Law Office of Richard M. Russell
197 Palmer Avenue
Falmouth, Massachusetts 02540
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Form of Business Organization

Understanding the risks: While conducting one's own business is attractive, many fail to appreciate the risks associated with operating a business. Any business may cause harm to others by acting unsafely or by failing to perform properly and fully the obligations undertaken with customers and others. A bad transaction may have consequences far beyond the scope of the transaction: failure to deliver $1,000 of widgets may cause far more than $1,000 harm to the party expecting the widgets. Some risks can be addressed with insurance, such as accidentally causing bodily injury, while others usually cannot, such as damage resulting from failure to perform a contract or from improperly performing a contract.

Conducing a business according to one of various forms of business organization may help ameliorate adverse consequences. As indicated below, choosing a form of business organization involves many considerations.

A first item to realize is that any person(s) conducting business in Massachusetts has already chosen a form of business organization (even if not consciously).

The chosen form of business organization will define the relationships between the persons participating in the business and and between the business and those with whom it interacts (customers, suppliers, lenders, sometimes by-standers, etc.).

The most common form of business organization are outlined below:

Sole Proprietorship: A sole proprietor is the sole owner of a business. The owner reaps all the benefits and assumes all the risks. If in the course of conducting business activities others are harmed (e.g., by improper performance of a contract, harm to person or property from carelessness or error), all of the owner’s property, not just business property, is at risk to compensate those harmed. Any such liabilities cannot be avoided by discontinuing the business. A sole proprietorship may have lenders but rarely has investors.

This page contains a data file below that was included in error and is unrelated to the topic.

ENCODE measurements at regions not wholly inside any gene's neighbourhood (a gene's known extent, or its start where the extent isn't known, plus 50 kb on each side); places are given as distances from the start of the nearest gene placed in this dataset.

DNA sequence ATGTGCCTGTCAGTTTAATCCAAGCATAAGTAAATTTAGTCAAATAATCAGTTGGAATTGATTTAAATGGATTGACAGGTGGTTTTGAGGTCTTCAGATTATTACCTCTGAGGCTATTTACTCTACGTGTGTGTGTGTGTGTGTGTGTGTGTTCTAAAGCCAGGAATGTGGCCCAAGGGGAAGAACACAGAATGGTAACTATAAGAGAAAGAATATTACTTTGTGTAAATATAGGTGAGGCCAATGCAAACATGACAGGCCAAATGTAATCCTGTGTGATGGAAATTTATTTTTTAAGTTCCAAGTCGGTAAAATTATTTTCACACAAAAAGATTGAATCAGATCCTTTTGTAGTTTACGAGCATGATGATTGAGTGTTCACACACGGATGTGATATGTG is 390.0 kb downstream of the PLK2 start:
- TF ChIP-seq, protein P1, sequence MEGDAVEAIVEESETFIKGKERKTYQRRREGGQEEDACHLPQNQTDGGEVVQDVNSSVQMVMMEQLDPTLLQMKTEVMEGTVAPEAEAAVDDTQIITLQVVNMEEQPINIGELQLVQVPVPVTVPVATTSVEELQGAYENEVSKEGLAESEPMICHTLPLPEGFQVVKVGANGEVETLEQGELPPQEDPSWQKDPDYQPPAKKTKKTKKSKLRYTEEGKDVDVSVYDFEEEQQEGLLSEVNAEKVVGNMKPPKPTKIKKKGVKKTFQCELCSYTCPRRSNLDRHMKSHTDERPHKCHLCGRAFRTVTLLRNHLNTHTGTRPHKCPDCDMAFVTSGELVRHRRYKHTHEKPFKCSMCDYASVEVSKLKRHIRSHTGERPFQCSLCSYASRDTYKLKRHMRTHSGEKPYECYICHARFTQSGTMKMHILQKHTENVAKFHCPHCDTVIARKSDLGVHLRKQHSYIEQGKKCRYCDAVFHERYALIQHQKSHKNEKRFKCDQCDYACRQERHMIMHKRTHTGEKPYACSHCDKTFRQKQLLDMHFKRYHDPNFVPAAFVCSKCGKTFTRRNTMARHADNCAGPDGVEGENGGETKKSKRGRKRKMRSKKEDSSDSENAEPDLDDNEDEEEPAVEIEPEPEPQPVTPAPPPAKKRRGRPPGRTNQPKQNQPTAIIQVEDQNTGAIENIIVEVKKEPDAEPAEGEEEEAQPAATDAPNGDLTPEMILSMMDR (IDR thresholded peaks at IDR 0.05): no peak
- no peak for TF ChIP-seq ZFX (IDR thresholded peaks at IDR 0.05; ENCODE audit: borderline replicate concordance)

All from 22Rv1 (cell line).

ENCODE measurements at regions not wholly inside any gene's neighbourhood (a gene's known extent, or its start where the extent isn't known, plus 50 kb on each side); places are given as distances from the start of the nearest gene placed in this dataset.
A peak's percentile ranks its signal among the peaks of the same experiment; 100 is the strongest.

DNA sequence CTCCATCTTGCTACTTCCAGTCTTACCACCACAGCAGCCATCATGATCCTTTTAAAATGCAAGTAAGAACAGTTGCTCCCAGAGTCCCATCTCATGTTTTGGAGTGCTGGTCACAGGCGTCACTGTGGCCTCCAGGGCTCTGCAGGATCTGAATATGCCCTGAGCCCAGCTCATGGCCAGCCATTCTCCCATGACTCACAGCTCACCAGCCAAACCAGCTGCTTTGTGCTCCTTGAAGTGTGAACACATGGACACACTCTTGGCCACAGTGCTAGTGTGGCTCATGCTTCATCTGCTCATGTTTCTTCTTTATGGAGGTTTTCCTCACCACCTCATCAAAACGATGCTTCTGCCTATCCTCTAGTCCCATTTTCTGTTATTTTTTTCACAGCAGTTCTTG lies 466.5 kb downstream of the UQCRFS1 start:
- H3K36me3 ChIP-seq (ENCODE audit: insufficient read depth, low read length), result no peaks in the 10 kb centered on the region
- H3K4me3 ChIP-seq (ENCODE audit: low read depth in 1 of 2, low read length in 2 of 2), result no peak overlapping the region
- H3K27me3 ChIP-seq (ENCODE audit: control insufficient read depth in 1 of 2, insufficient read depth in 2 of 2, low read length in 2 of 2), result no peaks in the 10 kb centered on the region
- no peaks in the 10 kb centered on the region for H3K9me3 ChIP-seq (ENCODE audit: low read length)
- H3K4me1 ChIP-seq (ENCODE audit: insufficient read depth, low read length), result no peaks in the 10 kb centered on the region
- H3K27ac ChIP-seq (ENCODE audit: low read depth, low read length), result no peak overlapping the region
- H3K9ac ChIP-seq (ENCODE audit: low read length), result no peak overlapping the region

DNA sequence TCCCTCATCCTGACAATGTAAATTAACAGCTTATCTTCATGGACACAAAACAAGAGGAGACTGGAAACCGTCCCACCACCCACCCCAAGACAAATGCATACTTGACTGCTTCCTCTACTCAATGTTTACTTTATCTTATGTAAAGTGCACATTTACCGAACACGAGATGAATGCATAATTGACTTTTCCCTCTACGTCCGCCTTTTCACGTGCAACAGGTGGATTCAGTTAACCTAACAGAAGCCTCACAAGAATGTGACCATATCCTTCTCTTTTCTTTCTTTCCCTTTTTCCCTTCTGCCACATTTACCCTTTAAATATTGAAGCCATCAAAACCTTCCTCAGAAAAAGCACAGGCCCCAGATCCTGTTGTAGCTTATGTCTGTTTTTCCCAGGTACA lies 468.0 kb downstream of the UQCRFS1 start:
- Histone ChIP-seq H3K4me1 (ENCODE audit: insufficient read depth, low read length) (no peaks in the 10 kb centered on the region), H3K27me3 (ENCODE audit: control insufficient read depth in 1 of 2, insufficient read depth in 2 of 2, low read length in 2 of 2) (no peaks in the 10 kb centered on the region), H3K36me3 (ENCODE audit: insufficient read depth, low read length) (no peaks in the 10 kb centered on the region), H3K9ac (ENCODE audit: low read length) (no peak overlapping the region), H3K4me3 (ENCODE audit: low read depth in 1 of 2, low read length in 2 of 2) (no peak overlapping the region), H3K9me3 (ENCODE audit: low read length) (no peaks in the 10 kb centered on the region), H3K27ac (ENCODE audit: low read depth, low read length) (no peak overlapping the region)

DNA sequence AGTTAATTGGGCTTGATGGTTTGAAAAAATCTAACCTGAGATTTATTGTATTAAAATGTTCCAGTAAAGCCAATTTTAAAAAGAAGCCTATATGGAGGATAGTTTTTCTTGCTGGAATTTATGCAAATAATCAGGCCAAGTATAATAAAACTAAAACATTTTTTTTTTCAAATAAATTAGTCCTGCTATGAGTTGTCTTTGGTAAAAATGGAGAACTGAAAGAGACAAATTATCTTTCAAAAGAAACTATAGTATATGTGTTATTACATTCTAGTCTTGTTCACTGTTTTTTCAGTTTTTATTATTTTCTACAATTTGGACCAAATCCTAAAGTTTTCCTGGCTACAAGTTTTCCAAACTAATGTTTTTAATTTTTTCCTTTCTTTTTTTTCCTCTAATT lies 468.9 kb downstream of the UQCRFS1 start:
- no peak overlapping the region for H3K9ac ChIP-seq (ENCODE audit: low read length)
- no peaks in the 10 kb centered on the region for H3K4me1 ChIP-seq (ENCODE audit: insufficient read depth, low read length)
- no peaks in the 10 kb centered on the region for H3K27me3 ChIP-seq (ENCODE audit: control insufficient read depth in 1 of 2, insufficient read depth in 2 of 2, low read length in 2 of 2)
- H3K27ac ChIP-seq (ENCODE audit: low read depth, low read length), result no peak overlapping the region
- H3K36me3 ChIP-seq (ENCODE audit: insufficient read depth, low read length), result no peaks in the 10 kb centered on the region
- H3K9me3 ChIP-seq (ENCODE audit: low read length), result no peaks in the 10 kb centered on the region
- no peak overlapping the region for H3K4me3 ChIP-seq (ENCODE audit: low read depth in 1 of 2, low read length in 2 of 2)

General Partnership: A general partnership is essentially a sole proprietorship among multiple owners. Worse than the risks associated with a sole proprietorship, each partner of a general partnership is responsible for the entirety of the obligations and liabilities of the partnership--including obligations and liabilities resulting from the conduct of other partners. If you are in business with others and have not formally formed a business entity, your business is in all likelihood a general partnership. Partners may more formally define the relationship among them.

Limited Partnership: A limited partnership is variation of the general partnership and partners of a limited partnership may be general partners or limited partners. General partners manage and conduct the business. As in a general partnership, the general partners are responsible for business obligations and liabilities. The limited partners are investors but are without authority to shape business policy. Limited partners are not responsible for business obligations and liabilities. A limited partner may share in the business profits without assuming responsibility for business obligations and liabilities.

Assumed Name: Proprietors and partnerships doing business under a name other than the name(s) of the owner(s) must file a certificate with local authorities identifying the assumed business name and identifying the owners operating under that name (a "doing business as" (DBA) certificate).